Swell oral history on “Cheers” by Brian Raftery over at GQ. Anyone who ever loved that show, well, you’re in for a treat.
Arts and Culture
In my humble opinion, Cheers was the best show ever made anywhere. I know it's a natural tendency to romanticize things from youth, but I just don't think anything since Cheers has measured up.
The oral history was very impressive, especially with regard to breadth of contributions and the honest answers that were included. However, I would nitpick with one point. The preamble describes Cheers as being anti-ironic, but I think what made Cheers so great was the irony. The unlikely relationship between Sam and Diane, adult naivete of Woody and Coach, a bar know-it-all who knew nothing, Carla, the waitress who had none of the attributes you'd expect from a barmaid, and so on. Of course, the most ironic thing about Cheers was its characters were all kind of pathetic. The setting, a bar, was a refuge for the lonely. Even the lighting used seemed tinge with melancholy. And yet, you wanted to be there, at least I did, sitting next to Norm every day, watching the world go by without getting up off your bar stool.
 Agree William. Haven't seen an episode in years, I wonder how it holds up today? Always loved both Diane and the gorgeous young Kirstie Alley (who I believe is now 61 years old..)
 I watch the episodes all the time, and I think they still hold up well, provided you have an attention span for dialogue because there is relatively little physical comedy.
 You got the episodes on VHS tapes next to your old WPIX Yankee games? Or watching online? :)
The entire show streams on Netflix.
I was in high school for the first few years of the show, and loved it. I lost track during college, when I lost track of most things. Didn't have much interest in it post-college (very late 80s) because I couldn't get into Woody and Rebecca. I was a little turned off by them, and just didn't enjoy them as much as Diane and Coach.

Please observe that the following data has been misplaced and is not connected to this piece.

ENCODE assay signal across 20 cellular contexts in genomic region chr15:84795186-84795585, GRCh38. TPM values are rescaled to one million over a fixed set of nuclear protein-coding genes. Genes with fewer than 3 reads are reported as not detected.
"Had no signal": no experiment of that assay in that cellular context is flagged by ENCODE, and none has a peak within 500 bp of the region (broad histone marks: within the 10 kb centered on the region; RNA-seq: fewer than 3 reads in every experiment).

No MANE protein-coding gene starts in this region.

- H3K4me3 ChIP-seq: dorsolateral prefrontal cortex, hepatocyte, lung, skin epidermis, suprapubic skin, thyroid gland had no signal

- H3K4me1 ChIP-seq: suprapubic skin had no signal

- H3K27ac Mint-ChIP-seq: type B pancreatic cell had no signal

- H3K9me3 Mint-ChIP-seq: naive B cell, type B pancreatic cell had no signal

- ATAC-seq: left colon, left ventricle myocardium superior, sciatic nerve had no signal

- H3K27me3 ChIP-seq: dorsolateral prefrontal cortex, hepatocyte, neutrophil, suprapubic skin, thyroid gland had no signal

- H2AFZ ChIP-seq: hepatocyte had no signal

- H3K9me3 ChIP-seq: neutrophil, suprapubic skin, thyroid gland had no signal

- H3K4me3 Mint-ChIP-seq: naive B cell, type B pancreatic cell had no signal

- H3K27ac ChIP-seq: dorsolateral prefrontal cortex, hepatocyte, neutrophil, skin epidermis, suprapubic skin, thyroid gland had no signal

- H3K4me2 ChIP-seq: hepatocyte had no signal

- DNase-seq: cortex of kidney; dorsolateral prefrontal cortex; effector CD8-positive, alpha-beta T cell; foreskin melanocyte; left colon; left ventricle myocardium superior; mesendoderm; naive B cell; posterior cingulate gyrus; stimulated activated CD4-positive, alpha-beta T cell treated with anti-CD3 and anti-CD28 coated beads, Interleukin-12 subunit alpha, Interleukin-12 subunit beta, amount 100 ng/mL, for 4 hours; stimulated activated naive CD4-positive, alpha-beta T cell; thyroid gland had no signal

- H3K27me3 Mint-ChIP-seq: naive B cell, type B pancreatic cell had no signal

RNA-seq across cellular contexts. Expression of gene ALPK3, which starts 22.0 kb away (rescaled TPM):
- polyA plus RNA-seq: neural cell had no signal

Anyway, I still appreciate the show. It was wonderfully written, and perfectly cast. I think most shows "jump the shark" by their fifth or sixth season. "Cheers", as great as it was, ran about five years too long for me.
My all-time favorite show (though I haven't seen it in years, and I'm not sure how it holds up) is/was "Northern Exposure." I loved the characters, and setting of that show. I don't think I've ever liked as many characters on one show. It had a short, sweet run, and disappeared. I think that adds to my lasting appreciation.
While I'm rambling off-topic from Cheers, Ted Danson is terrific in CSI. Great actor, and his subdued energy is perfect on that intense show. Danson's mushrooms story in the GQ article is hilarious.
Thanks for sharing that, Alex.
What's impressive is how they lost Coach but came up with Woody. Diane left--how could the show continue?--and then Kirsty Alley came on and was different but great. Fraiser came on. Then Lilith. All great characters.
7)I thought Woody and Rebecca were good characters. I didn't buy the performances as much. Harrelson and Alley were too hammy for me. Long and the guy who played Coach were probably closer to their characters, and therefore more real. Maybe just better actors. I dunno.
Frasier was a great character, and perfectly cast, but I enjoyed him more on his own show than I did on Cheers. He was more dickish on Cheers.
Also, gotta give props to the Cheers finale. In my opinion, the Cheers, and MASH finales were the best I've seen. Most memorable.
 Funny you should ask because, yes, I do have every episode of Cheers on VHS...as well as DVD...and now available digitally thanks to the magic of Netflix.
Coach was played by Nicholas Colasanto. He was good in "Fat City" and in a small role in "Raging Bull" too.
 He also directed some of my favorite episodes of Culombo.
 Make that Columbo.
 Gotta agree that "Northern Exposure" was so good, so unique, that it transcended TV comedy. For me, it was more like visiting Alaska then warching a show. Everything was so unique and quirky. The NY Jewish Doctor out in the wilds of Alaska was a great setup. The eclectic radio station was priceless.
Janine Turner as Maggie O'Connell was a dark stunner, but certainly not in the traditional TV leading lady way.
Even bit characters were great!, like Adam and Eve.
(From a fansite):
Adam and Eve are a strange couple. He is a gourmet chef, Vietnam vet and a pathological liar while she is the consummate hypocondriac. Adam has stated that he hates people which is more than a little ironic considering he is married to the most annoying woman in t.v history.
It was such a beautifully bizarre, interesting and funny show.
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